As Senator Chuck Schumer said, “This is about abuse of power by an overreaching executive. Something that the Founding Fathers feared.”

The House of Representatives, on December 18, 2019, approved two articles of impeachment—abuse of power and obstruction of Congress. President Trump then became the third president to ever face impeachment proceedings after the onus of the trial fell on the Senate.

One might wonder why the Founding Fathers placed this incredible tool only in the Senate. Alexander Hamilton, in justifying placement of the power to try impeachments in the Senate described impeachable offences as arising from “the misconduct of public men, or in other words from the abuse or violation of some public trust.” Hamilton believed that such offences were “political, as they chiefly relate to injuries done immediately to the society itself.” They “agitate the passions of the whole community.” Given that impeachment is often more about political conduct than criminal conduct, Hamilton believed the Senate to be the only institution impartial enough to try impeachment. He saw the Senate as a body in touch with the people, but above petty political factions and rivalries.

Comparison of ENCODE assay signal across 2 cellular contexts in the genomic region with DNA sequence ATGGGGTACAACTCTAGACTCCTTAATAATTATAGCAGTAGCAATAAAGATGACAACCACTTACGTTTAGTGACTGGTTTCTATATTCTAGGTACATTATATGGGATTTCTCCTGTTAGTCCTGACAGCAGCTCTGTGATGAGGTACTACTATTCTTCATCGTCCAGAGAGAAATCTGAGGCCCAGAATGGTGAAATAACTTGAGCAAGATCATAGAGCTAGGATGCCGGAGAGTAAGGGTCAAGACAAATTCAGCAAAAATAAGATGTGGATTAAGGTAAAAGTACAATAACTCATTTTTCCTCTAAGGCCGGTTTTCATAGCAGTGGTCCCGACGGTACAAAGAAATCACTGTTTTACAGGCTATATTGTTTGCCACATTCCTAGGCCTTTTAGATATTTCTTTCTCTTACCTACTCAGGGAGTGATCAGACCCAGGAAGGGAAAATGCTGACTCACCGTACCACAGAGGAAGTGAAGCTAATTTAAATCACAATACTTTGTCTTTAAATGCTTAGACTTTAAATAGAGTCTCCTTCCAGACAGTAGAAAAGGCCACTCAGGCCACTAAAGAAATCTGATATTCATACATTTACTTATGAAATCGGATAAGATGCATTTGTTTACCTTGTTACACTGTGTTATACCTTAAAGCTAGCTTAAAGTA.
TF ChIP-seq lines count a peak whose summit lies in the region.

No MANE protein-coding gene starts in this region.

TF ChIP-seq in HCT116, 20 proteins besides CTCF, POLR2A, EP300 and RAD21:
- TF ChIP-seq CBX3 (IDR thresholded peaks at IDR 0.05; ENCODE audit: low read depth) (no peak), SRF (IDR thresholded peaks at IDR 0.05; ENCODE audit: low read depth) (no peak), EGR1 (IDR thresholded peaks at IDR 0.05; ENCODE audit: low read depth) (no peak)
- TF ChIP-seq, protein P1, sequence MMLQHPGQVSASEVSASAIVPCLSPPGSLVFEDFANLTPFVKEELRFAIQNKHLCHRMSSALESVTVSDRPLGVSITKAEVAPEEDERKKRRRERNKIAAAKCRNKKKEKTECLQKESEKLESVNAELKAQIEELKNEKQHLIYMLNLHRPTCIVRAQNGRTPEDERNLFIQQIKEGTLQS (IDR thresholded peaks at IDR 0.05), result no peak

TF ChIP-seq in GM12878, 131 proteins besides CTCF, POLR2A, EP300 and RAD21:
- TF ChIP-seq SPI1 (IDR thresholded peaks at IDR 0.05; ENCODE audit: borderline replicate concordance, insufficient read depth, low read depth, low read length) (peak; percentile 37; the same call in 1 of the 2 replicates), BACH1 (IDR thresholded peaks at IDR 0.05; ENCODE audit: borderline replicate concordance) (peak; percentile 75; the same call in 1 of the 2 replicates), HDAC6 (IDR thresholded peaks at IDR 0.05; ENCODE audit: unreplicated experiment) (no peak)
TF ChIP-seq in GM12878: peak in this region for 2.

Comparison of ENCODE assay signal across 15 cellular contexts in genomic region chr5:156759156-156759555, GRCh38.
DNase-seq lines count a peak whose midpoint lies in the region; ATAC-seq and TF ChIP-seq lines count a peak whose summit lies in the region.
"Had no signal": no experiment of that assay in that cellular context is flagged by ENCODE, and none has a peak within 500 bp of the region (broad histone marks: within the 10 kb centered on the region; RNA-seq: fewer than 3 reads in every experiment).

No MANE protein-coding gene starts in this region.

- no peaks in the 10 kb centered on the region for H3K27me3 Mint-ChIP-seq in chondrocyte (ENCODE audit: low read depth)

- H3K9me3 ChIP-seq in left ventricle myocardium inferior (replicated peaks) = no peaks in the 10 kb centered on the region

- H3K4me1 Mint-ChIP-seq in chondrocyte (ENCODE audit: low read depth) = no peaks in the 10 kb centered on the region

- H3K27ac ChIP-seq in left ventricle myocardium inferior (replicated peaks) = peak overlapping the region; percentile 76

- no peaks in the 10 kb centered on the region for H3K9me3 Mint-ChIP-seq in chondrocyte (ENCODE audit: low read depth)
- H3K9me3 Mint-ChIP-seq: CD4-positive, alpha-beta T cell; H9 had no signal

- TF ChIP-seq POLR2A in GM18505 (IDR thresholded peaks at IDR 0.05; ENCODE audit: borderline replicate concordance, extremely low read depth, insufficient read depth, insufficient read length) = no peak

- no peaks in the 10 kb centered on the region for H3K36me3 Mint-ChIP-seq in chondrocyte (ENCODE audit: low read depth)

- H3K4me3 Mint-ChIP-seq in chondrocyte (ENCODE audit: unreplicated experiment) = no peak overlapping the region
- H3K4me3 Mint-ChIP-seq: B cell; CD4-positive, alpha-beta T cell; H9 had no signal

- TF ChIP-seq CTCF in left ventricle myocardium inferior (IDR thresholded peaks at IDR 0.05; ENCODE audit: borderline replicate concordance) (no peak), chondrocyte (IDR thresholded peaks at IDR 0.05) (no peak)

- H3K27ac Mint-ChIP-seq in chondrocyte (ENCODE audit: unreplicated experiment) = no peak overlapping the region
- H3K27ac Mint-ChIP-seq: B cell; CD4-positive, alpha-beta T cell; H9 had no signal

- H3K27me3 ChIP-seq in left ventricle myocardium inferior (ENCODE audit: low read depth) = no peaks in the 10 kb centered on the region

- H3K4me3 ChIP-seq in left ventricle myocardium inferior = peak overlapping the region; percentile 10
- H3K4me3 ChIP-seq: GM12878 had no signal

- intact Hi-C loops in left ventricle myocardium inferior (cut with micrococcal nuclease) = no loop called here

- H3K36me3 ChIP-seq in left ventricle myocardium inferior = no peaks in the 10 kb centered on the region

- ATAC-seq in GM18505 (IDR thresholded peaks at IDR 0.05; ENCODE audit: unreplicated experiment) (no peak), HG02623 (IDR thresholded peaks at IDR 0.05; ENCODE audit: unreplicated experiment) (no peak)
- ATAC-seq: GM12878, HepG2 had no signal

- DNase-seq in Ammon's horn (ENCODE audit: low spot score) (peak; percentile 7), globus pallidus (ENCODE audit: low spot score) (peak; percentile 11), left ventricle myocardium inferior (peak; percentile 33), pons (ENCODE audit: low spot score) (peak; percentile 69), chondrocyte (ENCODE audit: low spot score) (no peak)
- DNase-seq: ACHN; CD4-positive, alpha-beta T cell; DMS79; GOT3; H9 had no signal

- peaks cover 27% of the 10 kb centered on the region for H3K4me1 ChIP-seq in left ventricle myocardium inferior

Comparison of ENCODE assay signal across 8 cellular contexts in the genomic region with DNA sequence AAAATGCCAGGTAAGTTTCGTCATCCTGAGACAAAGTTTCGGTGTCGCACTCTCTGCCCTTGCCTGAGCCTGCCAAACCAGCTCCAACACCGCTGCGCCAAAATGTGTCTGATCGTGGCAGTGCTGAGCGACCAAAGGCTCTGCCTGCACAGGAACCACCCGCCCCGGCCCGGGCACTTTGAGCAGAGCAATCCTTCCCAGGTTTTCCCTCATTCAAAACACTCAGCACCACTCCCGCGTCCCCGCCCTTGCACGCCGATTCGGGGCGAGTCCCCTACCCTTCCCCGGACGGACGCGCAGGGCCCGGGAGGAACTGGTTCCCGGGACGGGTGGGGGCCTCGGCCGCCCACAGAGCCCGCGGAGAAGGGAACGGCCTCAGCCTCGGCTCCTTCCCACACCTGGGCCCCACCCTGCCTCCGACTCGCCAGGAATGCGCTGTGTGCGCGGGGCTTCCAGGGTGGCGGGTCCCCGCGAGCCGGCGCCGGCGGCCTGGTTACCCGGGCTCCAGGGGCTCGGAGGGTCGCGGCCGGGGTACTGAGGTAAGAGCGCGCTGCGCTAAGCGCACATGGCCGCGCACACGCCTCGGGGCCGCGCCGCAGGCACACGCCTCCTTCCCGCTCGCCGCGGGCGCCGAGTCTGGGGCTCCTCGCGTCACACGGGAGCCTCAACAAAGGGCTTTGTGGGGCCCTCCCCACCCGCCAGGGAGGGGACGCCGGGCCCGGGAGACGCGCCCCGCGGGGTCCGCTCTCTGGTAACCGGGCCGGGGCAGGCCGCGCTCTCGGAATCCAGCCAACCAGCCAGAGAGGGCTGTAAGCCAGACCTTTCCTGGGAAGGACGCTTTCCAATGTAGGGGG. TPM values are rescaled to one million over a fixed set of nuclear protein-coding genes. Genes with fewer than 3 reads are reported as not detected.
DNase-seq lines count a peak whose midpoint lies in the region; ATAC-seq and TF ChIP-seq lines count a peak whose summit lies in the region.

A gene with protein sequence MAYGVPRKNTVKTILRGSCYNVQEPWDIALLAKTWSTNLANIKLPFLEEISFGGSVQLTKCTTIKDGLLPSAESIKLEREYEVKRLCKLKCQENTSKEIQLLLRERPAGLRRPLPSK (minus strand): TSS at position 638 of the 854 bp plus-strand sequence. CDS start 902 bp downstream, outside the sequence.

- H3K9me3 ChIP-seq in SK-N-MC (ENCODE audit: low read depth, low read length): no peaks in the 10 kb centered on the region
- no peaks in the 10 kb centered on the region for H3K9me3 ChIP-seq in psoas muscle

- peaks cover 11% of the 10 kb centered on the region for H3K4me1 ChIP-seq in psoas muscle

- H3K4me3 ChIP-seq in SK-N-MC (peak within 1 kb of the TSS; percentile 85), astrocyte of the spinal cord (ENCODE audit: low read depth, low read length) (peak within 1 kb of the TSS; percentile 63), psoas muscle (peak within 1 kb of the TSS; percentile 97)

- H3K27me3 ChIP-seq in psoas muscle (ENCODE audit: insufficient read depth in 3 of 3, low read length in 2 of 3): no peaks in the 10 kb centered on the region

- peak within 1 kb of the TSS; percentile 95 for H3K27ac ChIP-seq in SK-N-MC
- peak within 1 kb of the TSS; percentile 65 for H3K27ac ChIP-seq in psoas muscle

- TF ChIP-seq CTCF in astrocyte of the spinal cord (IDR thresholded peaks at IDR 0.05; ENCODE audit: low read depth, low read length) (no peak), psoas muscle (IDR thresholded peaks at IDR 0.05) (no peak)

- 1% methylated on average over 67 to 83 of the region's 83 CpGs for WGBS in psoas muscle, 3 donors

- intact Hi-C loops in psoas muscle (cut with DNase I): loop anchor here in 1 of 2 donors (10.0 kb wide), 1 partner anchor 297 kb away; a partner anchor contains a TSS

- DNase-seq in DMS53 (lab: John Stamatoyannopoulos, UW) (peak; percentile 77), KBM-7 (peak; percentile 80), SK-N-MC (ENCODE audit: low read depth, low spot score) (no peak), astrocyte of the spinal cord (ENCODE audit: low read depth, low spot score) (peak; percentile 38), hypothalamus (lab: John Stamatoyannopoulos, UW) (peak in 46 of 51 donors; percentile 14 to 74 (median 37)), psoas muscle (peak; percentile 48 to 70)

But today’s Senate is not exactly the impartial and fair body Hamilton imagined it to be. It is bitterly divided along partisan lines, and as Hamilton feared about the treatment of the political nature of impeachment, “…it will connect itself with pre-existing factions, and will enlist their animosities, partialities, influence, and interest on one side, or on the other.” He recognised the danger is that impeachment will be decided “more by the comparative strength of parties, that by the real demonstrations of innocence or guilt.”